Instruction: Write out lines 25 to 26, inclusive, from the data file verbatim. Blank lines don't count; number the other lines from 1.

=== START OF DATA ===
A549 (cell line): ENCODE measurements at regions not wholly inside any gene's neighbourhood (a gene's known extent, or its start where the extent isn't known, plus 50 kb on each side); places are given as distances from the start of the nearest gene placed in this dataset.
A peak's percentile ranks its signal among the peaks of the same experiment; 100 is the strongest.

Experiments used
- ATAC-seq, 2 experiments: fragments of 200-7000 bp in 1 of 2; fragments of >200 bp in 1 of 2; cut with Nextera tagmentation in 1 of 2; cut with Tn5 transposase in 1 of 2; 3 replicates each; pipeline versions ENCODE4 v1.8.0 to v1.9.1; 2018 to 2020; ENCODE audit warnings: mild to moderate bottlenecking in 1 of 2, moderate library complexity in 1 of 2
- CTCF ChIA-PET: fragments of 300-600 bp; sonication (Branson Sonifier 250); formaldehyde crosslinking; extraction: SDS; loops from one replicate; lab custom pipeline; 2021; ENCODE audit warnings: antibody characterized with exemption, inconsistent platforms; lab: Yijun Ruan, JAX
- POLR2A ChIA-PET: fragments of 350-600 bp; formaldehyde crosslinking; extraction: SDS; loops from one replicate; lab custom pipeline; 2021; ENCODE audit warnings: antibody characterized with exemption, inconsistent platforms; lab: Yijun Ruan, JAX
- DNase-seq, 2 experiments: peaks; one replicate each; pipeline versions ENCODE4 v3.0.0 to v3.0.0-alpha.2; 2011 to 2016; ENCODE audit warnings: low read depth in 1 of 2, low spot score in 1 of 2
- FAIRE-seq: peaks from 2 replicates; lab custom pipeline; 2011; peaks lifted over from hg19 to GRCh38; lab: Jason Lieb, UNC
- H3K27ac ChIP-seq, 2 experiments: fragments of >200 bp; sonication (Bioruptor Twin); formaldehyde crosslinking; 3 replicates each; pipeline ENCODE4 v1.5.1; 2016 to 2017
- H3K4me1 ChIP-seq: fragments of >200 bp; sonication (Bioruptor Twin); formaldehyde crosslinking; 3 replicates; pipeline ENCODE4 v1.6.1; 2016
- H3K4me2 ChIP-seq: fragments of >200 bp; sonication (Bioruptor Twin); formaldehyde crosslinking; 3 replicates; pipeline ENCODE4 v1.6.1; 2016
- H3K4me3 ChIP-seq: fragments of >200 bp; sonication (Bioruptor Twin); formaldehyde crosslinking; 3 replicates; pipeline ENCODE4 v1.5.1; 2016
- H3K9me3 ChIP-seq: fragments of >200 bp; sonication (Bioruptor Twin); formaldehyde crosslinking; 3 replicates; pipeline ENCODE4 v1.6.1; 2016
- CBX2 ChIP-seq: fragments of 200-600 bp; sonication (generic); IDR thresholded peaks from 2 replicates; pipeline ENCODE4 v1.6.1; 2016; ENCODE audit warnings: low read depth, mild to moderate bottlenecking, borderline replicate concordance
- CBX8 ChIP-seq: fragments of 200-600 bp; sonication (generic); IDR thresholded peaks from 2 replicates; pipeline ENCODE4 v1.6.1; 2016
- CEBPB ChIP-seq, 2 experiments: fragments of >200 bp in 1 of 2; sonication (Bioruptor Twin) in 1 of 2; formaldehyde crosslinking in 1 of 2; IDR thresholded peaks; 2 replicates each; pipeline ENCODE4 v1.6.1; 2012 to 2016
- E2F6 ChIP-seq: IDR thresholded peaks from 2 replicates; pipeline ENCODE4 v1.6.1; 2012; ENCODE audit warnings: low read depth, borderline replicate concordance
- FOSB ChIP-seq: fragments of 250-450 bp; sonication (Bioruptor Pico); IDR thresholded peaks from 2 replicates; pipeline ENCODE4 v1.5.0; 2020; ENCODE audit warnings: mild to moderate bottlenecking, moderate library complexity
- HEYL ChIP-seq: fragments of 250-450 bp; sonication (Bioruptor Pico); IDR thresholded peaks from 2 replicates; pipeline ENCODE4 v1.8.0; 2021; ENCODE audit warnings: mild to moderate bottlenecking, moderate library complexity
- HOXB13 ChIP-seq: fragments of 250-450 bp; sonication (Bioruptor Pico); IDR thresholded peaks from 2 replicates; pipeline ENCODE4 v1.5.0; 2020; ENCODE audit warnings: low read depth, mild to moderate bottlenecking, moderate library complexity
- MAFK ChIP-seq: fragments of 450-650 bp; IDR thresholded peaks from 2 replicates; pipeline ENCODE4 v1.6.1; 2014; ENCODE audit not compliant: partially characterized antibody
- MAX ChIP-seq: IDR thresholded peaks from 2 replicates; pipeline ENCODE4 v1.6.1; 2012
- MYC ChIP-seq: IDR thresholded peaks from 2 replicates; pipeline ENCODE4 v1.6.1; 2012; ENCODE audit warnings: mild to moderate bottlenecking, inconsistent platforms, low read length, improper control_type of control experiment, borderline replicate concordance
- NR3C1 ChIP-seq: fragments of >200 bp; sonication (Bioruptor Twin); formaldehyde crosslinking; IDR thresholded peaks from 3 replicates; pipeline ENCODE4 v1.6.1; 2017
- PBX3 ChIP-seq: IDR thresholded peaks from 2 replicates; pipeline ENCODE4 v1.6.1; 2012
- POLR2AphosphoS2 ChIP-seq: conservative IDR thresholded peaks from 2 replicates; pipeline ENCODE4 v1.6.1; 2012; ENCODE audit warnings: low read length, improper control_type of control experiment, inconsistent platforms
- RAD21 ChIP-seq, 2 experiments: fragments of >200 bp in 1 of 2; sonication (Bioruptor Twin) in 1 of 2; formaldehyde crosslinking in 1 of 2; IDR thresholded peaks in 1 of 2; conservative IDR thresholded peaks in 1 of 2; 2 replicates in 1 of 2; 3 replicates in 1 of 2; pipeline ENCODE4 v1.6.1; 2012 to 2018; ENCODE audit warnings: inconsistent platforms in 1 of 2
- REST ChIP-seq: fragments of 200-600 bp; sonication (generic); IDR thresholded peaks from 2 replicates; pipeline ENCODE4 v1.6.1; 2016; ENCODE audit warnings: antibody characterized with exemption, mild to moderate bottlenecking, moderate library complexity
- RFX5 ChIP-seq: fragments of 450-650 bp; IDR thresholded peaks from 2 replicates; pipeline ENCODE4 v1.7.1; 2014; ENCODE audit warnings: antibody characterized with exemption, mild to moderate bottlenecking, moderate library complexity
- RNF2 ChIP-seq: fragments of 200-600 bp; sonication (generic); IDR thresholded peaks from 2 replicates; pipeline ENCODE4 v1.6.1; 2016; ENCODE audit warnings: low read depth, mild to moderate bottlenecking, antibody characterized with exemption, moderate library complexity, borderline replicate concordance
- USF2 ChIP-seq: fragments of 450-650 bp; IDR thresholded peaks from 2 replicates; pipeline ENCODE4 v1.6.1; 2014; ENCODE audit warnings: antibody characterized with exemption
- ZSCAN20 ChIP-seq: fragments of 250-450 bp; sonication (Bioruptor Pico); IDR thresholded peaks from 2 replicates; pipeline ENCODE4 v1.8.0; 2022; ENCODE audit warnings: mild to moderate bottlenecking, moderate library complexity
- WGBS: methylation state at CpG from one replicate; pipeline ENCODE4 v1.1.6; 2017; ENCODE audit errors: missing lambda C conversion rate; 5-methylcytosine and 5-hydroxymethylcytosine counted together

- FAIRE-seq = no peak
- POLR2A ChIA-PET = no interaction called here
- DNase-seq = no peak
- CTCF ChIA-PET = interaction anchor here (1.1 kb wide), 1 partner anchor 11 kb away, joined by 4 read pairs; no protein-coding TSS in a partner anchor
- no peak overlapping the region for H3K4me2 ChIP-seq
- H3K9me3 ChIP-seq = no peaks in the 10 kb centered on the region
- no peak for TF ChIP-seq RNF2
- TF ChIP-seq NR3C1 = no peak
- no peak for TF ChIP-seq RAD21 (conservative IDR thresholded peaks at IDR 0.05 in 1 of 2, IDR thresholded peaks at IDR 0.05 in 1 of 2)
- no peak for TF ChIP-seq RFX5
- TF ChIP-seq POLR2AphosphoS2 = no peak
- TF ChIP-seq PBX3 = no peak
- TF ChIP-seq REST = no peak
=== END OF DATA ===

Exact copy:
- PBX3 ChIP-seq: IDR thresholded peaks from 2 replicates; pipeline ENCODE4 v1.6.1; 2012
- POLR2AphosphoS2 ChIP-seq: conservative IDR thresholded peaks from 2 replicates; pipeline ENCODE4 v1.6.1; 2012; ENCODE audit warnings: low read length, improper control_type of control experiment, inconsistent platforms